I don’t live in the past—I only visit—and so can you!

The Common Man in the Field

At  many living history events, you would get the idea that the past was war, war and nothing else. To be sure, a battle reenactment or an event hosted by a military unit has a tendency to make the military aspects more important than anything else, but it often deemphasizes the so-called gentler arts.

Viking reenactment is no different At most of these, you will encounter the warriors walking about, clutching their swords, dressed in mail and ready to ankle it off to fight the enemies. Even more than other, later eras, this is liable to build an inaccurate image in the public’s mind.

Although everyone was ready to defend their homes, there were almost no professional military at that time. Most persons were members of a militia—for example, the Anglo-Saxon fyrd—serving for a limited amount of time and had arms close by but did not walk around all the time with them—farm instruments such as axes excluded—weighed down in heavy mail.

Unlike the image put in most people’s mind by over two centuries of romantic popular culture, the most common person of the Middle Ages was a farmer. Even the dread Vikings were primarily farmers who went out raiding and trading after they sowed their crops and before they were harvested. During the Early Middle Ages, probably 80–90 percent of all people were farmers, intricately and permanently connected to the soil. You might say that the Middle Ages was defined by agriculture as much as by religion, and even those people with part-time jobs—trader or raider or even king—were connected inextricably with farming and the soil. Even those who did no manual farm labor still probably oversaw farming on his lands.

The land was carefully managed within the limits of their experience and knowledge. The continued survival of everyone depended on the continued productivity of the land, the culture at large depended on agriculture. It was the land—and the storage of as much surplus as possible, including seed to be planted in the next year—that stood as a thin line between leisure, survival and disaster. There were no organized assistance programs beyond the most rudimentary, and certainly any offer of help from neighbors depended on their own prosperity.

Forcing the land to produce even a subsistent living was difficult. The farming process was never an easy process, and even if good years, the return was small. In classical times and until after the “fall” of Rome, farmers generally planted a bushel of grain and reaped only two. By the time we recrteate, it had increased but only to about four times the amount of seed planted, and this remained true until the eighteenth century, where horticulturists such as Jethro Tull were able to experiment and to take chances, increasing the gain to about ten times the original seed. By the end of the twentieth century, this gain had become over twenty times.

When survival was on the line, there was little experimentation. Even so, there were several experimental innovations during the Early Middle Ages that made agriculture more efficient. Most of the innovations were slow to be widely adopted because the farmers did not want to fool with success.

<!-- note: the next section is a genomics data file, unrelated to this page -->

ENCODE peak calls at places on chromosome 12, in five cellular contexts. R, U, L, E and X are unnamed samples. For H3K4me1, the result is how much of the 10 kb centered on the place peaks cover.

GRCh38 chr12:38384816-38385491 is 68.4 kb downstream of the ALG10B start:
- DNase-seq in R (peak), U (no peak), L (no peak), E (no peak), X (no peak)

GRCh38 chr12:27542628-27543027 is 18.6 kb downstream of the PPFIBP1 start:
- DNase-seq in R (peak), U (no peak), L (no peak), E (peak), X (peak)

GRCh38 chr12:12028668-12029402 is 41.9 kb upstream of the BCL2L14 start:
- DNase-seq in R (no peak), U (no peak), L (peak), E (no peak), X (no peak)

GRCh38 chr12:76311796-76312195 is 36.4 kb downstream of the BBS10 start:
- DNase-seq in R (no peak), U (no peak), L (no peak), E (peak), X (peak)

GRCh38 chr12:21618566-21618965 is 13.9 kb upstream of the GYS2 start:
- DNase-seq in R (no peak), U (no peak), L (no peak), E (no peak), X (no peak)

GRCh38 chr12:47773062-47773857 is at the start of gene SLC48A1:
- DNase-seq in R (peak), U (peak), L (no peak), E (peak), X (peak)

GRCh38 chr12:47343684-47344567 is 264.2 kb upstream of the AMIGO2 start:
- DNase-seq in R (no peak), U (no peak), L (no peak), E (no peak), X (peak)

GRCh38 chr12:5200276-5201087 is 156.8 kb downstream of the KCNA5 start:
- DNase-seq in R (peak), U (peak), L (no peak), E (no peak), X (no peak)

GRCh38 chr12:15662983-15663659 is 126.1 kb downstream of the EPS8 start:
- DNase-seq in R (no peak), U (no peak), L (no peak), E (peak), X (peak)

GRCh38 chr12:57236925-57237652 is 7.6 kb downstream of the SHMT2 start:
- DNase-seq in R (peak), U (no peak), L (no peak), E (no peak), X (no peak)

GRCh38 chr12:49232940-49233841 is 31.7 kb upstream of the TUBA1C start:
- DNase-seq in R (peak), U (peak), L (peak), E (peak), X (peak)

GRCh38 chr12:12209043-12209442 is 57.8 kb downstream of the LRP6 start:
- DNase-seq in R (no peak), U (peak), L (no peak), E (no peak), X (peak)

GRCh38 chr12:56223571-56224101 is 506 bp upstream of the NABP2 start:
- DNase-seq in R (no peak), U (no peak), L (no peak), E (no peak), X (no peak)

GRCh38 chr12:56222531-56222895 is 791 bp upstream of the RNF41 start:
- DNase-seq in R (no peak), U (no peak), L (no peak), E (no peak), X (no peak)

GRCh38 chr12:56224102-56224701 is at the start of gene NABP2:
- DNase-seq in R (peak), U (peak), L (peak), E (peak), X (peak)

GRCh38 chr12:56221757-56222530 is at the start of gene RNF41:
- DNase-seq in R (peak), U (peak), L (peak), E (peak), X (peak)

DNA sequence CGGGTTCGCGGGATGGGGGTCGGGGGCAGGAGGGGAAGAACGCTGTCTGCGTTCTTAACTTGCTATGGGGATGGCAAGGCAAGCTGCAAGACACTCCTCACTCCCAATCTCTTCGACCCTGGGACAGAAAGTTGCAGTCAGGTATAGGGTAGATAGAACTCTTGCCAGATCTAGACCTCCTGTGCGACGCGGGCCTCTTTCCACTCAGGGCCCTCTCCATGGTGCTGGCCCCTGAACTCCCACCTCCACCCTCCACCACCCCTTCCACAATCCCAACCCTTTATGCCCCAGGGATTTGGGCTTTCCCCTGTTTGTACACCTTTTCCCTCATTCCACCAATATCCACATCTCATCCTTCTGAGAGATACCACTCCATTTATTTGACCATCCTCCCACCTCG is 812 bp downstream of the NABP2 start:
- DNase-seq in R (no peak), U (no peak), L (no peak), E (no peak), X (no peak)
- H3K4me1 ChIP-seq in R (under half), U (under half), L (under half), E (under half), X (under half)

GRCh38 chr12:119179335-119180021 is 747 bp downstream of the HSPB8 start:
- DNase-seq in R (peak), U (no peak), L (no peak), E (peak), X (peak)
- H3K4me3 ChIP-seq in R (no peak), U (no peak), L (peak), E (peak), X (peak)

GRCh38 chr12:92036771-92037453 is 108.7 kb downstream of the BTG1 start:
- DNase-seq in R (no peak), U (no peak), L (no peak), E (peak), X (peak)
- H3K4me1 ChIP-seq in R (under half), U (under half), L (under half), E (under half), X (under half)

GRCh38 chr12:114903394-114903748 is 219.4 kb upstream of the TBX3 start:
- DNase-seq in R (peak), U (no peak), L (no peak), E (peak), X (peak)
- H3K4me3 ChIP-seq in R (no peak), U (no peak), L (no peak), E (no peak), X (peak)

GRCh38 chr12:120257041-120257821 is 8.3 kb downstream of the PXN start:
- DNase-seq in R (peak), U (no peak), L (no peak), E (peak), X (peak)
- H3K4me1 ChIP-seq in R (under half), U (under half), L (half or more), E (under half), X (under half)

One was the change from two to three-field division. For millennia, there were two fields on a farm, one planted with wheat or other cereals that leached out the nutrients. The other was fallow, used as pasture or to plant  vegetables and replenish the nutrients. Toward the eighth century, the farms were divided into three fields. Two were planted with cereal, while the third was fallow. This simple changed effectively doubled the return on seed. The local men were given land in long strips—commonly called furlongs—since their ploughs were difficult to turn. Each plot was about a half an acre. It was recommended that a farmer have about 25 acres, but only a quarter of the farmers owned that much. The set-up of these fields continued well into the eighteenth century, and some fields in England are the same even today.

Another big innovation was the development of a mouldboard plough. For millennia, the plough—the ard—had been a fairly light affair that merely scratched the surface and was good for the lighter soil of the Mediterranean world. The soil of northern Europe was denser and muddier, and a plough was developed that not only had a metal coulter that cut into the earth but that also had a mouldboard, a wooden innovation that moved the broken soil aside and made a deeper, wider furrow. Later, some ploughs had wheels, which made their use easier.

Therefore, the image of a steel clad warrior walking around is a misleading, and a far more accurate and realistic—if less romantic and exciting—image would for a group of workers ploughing the field, harvesting the crops and preparing the flour!

Work on the harvest seems to have involved the whole community, and after the hard work, there would be plenty of food for festivities. These were commonly known as harvest home or thanks-giving, and the modern US Thanksgiving descends almost unchanged from these earlier festivities, even if they usually do not celebrate the finish of a successful harvest.

For more information, take a look at The Great Warming by Brian Fagan.

For a look at non-martial reenactment, see http://www.youtube.com/watch?v=q7r1rArI3xI. This is excerpted from a long video that is well worth viewing: “Life in Anglo-Saxdon Times.”

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